Texas appears to be in the crosshairs of a massive Arctic blast scheduled for next week. Meteorologists warn that temperatures could dive to extremes, while energy traders are concerned about a potential wave of freeze-offs across the state that could affect the flow of natural gas.
Judah Cohen, head of seasonal forecasting at AER, a Verisk company, told Axios the cold blast slated for around the Christmas holiday could be one of the most extreme cold air masses to pour into the southern part of the country in years. Computer model data shows temperatures could dive 30 degrees below average by Dec. 23.
Cohen warned the upcoming cold blast could be on par with the February 2021 episode when an Arctic blast triggered a grid failure across Texas.
"Next Thursday, dangerously cold air extends from Canada to Texas up to 58°F below normal."
AccuWeather forecasted the cold air could "challenge records that have stood since the 1980s from the northern Rockies to the Southeast, as well as stress energy grids, in the run-up to the Christmas holiday."
Houston-based NatGas research firm Criterion Research has been telling clients all week about the potential for upcoming freeze-offs.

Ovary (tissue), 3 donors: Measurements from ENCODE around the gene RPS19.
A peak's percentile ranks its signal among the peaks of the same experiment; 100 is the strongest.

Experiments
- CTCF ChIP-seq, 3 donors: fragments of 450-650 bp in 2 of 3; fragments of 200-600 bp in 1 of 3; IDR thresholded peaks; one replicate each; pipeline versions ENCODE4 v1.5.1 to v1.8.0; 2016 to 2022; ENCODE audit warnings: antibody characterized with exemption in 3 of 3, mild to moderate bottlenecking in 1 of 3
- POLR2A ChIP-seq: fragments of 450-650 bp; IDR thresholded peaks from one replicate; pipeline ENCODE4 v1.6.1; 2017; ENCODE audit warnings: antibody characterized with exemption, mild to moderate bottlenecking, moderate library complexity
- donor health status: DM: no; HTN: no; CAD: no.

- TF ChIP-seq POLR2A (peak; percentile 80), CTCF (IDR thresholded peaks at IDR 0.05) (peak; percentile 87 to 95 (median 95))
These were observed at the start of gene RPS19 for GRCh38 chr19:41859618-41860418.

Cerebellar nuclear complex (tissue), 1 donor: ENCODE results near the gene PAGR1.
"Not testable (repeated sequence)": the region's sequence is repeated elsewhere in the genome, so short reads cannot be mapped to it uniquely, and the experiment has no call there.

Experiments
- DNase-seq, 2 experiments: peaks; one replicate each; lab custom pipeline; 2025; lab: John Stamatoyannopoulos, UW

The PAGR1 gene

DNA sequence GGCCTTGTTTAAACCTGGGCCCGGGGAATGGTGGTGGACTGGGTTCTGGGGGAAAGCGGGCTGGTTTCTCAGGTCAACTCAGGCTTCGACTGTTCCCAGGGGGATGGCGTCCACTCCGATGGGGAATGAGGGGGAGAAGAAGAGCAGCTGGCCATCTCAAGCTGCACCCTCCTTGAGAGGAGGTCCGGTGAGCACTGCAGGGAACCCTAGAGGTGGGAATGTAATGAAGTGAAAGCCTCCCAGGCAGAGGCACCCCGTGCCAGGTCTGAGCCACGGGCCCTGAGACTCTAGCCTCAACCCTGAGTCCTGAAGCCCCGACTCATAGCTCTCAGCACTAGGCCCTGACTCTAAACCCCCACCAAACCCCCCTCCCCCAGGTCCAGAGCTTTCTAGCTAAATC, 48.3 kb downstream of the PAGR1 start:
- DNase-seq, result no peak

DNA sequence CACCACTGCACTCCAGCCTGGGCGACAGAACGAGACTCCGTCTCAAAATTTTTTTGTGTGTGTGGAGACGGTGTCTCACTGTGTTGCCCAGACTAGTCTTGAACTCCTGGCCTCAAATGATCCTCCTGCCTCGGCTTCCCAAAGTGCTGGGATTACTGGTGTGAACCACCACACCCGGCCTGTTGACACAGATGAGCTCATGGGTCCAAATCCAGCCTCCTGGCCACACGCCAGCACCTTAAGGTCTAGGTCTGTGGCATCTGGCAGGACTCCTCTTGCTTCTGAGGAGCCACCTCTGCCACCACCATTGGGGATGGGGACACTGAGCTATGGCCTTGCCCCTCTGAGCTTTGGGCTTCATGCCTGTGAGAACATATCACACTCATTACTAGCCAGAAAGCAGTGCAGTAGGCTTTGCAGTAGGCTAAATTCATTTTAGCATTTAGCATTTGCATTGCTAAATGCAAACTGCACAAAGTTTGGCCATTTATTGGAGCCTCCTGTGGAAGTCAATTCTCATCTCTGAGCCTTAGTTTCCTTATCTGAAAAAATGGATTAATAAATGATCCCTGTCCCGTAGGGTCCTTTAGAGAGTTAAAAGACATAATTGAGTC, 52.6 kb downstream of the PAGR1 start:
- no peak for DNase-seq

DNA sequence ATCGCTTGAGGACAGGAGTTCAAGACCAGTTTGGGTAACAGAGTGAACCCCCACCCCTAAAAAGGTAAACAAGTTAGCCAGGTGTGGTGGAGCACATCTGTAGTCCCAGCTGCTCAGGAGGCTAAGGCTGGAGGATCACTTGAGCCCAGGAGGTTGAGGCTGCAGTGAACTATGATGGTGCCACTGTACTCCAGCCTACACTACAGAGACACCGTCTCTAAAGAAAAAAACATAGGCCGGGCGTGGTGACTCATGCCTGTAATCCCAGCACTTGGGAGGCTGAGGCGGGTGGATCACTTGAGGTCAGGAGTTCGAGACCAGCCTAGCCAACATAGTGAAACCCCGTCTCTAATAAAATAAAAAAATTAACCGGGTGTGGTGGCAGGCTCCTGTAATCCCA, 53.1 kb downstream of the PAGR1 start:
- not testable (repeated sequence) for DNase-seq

Criterion said, "Midland, Texas, will post average temperatures below freezing for multiple days, with nightly lows of 20 degrees and daily highs just above the freeze line." They said in similar instances, freeze-offs have occurred, curtailing production.
The research firm said ERCOT's guidance for next week "is shaping up to be a big showing, with the ISO showing total load rising to 53 GW on Thursday (12/22). However, the demand shot is not quite as high as peak days during last winter and well off of summer highs for the ISO."
They noted ERCOT's fossil fuel power generation sources would rise next week to 30 GW. Any production freeze-off could affect energy flows to power plants.
"One concern that could lead to tightness for natural gas supply & demand is the rising risk of freeze-offs in the Southern US," Criterion said.
Next week's forecast for Central US and Texas sent natural gas futures soaring more than 7.5% today.
And as a reminder, Texas largely relies on NatGas for power generation. What could possibly go wrong?